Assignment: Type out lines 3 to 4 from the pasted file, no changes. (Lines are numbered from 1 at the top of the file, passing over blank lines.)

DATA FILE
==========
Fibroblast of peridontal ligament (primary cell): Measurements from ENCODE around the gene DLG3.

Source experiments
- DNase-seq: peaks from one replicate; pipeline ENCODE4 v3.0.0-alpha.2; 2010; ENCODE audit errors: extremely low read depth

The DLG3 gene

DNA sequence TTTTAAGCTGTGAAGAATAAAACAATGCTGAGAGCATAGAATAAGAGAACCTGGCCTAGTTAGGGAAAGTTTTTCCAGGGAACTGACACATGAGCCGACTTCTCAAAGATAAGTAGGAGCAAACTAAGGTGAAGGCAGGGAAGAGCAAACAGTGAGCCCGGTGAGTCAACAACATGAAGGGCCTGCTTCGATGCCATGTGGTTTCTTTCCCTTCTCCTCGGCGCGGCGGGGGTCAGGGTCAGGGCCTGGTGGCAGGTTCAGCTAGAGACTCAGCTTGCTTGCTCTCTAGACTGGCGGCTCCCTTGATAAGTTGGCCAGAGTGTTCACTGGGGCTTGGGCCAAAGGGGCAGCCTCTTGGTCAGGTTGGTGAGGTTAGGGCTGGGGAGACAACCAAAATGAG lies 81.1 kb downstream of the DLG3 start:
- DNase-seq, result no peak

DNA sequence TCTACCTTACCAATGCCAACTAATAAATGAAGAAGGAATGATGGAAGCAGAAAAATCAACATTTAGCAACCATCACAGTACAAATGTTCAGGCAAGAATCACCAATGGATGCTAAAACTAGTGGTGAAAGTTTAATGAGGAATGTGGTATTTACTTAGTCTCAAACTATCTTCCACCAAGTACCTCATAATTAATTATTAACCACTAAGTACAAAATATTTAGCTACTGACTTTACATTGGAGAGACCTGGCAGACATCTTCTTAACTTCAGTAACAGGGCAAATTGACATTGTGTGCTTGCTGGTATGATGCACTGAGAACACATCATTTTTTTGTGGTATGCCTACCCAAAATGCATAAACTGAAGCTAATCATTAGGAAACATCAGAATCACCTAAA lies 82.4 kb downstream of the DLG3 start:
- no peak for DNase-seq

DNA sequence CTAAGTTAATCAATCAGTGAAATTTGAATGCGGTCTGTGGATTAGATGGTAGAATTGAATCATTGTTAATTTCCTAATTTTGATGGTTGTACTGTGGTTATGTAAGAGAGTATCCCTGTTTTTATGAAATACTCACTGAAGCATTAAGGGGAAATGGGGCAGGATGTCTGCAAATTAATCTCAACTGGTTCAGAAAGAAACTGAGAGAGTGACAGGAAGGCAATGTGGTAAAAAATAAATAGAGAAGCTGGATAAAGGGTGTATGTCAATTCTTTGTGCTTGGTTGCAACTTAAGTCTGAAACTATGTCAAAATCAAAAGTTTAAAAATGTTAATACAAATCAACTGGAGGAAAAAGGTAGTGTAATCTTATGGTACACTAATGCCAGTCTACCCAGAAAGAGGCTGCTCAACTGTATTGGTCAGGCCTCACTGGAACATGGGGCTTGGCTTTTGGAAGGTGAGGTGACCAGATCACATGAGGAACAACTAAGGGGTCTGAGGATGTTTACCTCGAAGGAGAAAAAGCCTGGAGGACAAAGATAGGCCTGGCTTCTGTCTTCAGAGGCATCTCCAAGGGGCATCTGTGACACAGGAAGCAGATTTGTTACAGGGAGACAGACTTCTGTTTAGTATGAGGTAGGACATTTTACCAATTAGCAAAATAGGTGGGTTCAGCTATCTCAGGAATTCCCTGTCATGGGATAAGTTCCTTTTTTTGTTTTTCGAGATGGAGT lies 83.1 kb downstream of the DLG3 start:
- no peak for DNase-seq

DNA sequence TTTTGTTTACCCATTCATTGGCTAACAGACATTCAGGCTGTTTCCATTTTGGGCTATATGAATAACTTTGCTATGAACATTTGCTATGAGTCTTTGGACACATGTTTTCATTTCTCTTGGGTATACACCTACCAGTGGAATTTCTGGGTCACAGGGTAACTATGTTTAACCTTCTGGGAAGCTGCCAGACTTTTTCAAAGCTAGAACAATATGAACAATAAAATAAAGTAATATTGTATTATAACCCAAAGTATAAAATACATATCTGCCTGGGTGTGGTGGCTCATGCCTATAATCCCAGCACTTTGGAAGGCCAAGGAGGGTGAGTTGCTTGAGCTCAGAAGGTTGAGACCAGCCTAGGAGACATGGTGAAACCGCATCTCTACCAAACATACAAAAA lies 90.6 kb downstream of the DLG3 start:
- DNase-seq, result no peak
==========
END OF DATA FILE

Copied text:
- DNase-seq: peaks from one replicate; pipeline ENCODE4 v3.0.0-alpha.2; 2010; ENCODE audit errors: extremely low read depth

The DLG3 gene